Importantly, the expression profile of ARM cells was enriched for Alzheimer’s GWAS hits. ApoE and TREM2 were up, whereas BIN1, MS4A6B, CD33, PICALM, and INPP5D were down in these cells. The researchers found a similar expression profile in microglia from APP/PS1 mice, and also in the Accelerating Medicines Partnership-AD transcriptomic database of human brain samples. In the latter, ARM transcriptional changes correlated with plaque burden.
In mouse brain, immunostaining revealed that microglial ApoE expression mainly occurred around amyloid plaques, dropping off gradually in microglia that were farther away. To determine ApoE’s function here, the scientists examined aged APP/PS1 mice lacking ApoE. They found almost no ARM in them, suggesting that ApoE is required to induce this microglial state. The paper appears today in Cell Reports (Sala Frigerio et al., 2019).
Haass noted that these findings fit with recent research from his group showing that microglia are the main source of ApoE in plaques (Jan 2019 news).
Meanwhile, Amanda McQuade, working with Mathew Blurton-Jones at the University of California, Irvine, implicated the microglial receptor MS4A6A in damaging activation states. How variants in the MS4A gene cluster act in neurodegeneration is unknown. Rather than mouse cells, McQuade used microglia generated from human iPSCs (Jul 2016 news; McQuade et al., 2018). When she knocked out MS4A6A in these cells, 28 out of 53 AD-linked genes significantly changed expression. These genes affect phagocytosis, chemotaxis, and immune response. In line with this, phagocytosis became sluggish.
Overall, the cells assumed a DAM-like gene expression profile, McQuade said. In ongoing work, she is transplanting these human cell lines into mouse brain to examine the consequences of MS4A6A knockout in vivo. In a new review, the scientists call for better microglial models that mimic the natural in vivo environment, in order to determine which microglial functions actually affect disease (McQuade and Blurton-Jones, 2019).
Where are the Drug Targets in All This?
MS4A may also affect disease through TREM2. Carlos Cruchaga previously reported that a noncoding variant, or eQTL (see Part 2 of this series), that boosts expression of MS4A4A and MS4A6A in blood and brain also raises levels of soluble TREM2 (sTREM2) in cerebrospinal fluid, while lowering AD risk and delaying age of onset (Jul 2018 news). In Lisbon, Cruchaga, of Washington University in St. Louis, added data supporting this relationship. In cell culture, he showed, overexpressing MS4A4A increased release of sTREM2, while knocking down MS4A4A suppressed it. This suggests that MS4A affects AD risk by modifying sTREM2 levels, Cruchaga believes. He noted that the strength of the association was comparable to ApoE’s effect on CSF Aβ42, and concluded that MS4A4A could offer a therapeutic handle.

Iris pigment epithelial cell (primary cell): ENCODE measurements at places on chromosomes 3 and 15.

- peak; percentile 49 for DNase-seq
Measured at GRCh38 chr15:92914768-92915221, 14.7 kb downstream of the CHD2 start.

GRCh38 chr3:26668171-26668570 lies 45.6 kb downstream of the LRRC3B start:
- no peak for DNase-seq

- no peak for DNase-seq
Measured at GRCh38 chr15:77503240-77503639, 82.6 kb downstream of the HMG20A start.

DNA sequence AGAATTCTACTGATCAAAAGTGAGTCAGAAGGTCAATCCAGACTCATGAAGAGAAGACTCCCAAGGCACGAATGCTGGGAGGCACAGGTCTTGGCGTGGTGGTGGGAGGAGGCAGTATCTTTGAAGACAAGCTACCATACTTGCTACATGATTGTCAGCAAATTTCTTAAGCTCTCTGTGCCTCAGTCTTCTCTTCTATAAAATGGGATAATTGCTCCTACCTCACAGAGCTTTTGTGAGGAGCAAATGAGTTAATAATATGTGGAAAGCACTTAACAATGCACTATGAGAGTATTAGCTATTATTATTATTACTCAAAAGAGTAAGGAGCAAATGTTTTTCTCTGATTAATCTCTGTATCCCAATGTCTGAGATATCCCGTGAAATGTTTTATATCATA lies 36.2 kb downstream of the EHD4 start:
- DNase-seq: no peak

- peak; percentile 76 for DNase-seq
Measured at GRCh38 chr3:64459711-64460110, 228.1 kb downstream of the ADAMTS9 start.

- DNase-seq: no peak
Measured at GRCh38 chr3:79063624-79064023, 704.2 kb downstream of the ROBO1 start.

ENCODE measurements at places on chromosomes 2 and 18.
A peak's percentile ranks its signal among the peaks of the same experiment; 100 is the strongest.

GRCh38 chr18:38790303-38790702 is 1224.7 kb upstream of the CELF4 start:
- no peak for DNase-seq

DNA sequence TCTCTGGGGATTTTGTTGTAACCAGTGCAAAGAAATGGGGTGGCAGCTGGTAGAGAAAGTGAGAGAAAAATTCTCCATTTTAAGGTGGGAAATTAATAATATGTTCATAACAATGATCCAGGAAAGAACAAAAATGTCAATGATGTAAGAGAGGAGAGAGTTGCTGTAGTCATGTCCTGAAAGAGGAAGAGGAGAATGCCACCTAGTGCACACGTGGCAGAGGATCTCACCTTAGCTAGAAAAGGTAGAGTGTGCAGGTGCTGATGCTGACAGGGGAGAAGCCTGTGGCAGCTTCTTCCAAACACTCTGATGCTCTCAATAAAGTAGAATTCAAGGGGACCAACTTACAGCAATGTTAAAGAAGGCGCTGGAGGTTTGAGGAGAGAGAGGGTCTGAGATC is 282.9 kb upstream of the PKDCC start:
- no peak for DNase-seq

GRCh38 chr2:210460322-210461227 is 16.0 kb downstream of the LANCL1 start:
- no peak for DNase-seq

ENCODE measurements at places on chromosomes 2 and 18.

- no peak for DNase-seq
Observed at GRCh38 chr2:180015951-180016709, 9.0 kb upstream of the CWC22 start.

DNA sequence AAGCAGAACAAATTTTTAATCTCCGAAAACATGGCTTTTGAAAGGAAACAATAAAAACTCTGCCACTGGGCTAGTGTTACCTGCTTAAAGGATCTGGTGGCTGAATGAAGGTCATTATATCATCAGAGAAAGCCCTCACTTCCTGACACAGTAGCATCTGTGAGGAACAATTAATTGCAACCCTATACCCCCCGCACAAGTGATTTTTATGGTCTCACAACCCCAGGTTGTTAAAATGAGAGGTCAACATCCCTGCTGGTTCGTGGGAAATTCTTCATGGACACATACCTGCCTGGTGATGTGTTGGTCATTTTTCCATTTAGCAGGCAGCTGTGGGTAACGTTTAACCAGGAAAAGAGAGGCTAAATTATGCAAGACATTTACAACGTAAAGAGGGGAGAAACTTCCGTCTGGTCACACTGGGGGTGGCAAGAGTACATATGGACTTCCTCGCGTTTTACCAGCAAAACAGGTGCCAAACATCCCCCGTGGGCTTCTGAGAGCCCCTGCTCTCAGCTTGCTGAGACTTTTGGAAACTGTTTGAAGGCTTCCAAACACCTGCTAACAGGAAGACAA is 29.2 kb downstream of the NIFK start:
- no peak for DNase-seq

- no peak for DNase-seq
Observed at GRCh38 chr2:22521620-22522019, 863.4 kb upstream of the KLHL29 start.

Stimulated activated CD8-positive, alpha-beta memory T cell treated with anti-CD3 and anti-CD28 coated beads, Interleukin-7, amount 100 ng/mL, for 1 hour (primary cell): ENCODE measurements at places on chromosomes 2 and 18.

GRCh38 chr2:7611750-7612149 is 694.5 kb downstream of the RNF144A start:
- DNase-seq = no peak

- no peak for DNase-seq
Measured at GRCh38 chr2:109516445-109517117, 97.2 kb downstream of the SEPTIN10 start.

Curiously, other data on the relationship between MS4A protein expression and sTREM2 conflict with Cruchaga’s. In Lisbon, Alison Goate of the Icahn School of Medicine at Mount Sinai, New York, described a single-nucleotide polymorphism in the MS4A locus that removes a repressive element, unleashing MS4A4A and MS4A6A expression. This SNP is a risk allele for AD, hinting that too much of these proteins could be harmful, not protective. What gives? Cruchaga noted that an eQTL for MS4A4A seems to nudge expression in opposite directions in blood and brain samples, which may explain some of the contradictory data. He is currently looking at what this eQTL does in brain-specific cell types to pin down a more definitive answer. Despite the conflicting data, both studies agree that MS4A variants that protect against AD raise sTREM2 levels.
Other research takes a closer look at the effect of sTREM2 on disease. The shedded protein rises in CSF during aging as well as in the prodromal stages of AD, and its levels correlate with CSF p-tau and t-tau (Mar 2016 news). Is sTREM2 beneficial or harmful? Haass believes it’s the former. Michael Ewers, Nicolai Franzmeier, and Marc Suárez-Calvet in his group compared ADNI data from 100 healthy controls with that of 285 people with amyloid and tau accumulation in their brains. Among the latter, 35 people were cognitively normal, 184 were mildly impaired, and 66 had dementia. Regardless of clinical diagnosis, people with AD pathology whose baseline CSF sTREM2 was high declined more slowly on memory and global cognition tests over four years. Also, their hippocampi shrank more slowly, compared with people with low CSF sTREM2 at baseline. Moreover, a high ratio of sTREM2 over p-tau181 correlated with slower progression to cognitive impairment or dementia (Ewers et al., 2019, in press). “I have a feeling that sTREM2 reflects protective microglial activation around the time tangles appear,” Haass said in Lisbon. He told Alzforum that sTREM2 itself may not be the key factor, though. Instead, sTREM2 may be a marker for successful signaling through full-length, membrane-bound TREM2.